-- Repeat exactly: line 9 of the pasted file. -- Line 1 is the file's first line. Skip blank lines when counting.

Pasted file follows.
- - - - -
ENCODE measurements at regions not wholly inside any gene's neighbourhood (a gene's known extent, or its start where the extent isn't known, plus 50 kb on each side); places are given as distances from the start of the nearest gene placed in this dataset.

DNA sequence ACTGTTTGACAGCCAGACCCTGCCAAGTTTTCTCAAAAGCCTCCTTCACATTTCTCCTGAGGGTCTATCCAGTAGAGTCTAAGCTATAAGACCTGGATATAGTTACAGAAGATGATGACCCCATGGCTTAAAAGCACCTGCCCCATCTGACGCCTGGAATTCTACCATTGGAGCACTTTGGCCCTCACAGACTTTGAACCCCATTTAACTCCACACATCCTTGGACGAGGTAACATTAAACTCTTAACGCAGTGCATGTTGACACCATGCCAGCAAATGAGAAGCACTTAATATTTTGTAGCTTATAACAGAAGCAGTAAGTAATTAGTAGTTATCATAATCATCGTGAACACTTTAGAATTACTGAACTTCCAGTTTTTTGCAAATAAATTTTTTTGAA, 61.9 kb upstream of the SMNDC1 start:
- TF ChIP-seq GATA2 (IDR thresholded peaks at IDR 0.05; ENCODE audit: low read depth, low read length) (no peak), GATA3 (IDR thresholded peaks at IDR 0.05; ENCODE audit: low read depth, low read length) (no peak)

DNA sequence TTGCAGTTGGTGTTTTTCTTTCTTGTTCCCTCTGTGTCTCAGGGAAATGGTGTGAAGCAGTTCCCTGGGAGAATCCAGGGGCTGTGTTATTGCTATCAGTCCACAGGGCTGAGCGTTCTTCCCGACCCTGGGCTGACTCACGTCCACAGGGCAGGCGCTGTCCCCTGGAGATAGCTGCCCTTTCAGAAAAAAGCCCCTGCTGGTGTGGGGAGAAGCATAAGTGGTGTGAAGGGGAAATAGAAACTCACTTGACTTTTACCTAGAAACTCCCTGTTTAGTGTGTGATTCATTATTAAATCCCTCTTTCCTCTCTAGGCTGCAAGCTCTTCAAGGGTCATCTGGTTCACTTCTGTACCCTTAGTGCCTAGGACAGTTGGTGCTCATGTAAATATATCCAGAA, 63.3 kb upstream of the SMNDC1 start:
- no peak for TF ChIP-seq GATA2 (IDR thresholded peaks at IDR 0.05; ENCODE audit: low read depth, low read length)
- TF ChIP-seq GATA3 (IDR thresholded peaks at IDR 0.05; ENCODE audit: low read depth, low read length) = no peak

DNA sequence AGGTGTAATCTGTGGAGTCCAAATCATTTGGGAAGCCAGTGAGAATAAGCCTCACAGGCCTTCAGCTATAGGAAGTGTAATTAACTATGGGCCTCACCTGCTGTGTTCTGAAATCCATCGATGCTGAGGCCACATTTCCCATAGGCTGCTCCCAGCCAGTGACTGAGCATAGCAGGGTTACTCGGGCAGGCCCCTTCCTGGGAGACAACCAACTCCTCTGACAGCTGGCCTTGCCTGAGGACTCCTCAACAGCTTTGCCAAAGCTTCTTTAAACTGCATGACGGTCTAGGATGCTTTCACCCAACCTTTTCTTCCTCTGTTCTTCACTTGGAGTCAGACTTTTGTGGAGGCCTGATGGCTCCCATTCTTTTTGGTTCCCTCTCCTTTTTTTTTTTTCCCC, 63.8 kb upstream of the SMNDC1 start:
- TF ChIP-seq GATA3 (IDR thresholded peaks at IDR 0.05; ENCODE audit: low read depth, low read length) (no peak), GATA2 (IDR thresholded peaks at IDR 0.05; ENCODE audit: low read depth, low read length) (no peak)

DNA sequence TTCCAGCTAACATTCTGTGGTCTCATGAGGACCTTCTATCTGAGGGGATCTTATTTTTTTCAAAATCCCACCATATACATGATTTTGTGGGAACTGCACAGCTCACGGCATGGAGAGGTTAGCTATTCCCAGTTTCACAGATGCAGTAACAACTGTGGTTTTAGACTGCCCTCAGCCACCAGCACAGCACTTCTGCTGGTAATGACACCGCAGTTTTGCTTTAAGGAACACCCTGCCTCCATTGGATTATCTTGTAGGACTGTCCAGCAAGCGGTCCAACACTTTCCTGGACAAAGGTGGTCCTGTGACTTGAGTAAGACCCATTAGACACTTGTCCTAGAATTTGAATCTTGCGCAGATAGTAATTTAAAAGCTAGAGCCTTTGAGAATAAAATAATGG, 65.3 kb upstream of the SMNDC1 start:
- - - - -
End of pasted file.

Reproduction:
DNA sequence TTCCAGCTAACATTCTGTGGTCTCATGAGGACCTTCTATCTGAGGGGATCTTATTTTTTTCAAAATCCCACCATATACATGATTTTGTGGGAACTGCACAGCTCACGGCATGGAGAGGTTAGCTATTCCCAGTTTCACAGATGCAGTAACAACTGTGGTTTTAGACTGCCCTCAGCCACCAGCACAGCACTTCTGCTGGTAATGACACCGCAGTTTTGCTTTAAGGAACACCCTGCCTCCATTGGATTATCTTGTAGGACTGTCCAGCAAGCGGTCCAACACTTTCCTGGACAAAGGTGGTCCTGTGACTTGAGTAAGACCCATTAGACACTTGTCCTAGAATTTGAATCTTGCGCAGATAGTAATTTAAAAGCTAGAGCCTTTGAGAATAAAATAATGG, 65.3 kb upstream of the SMNDC1 start: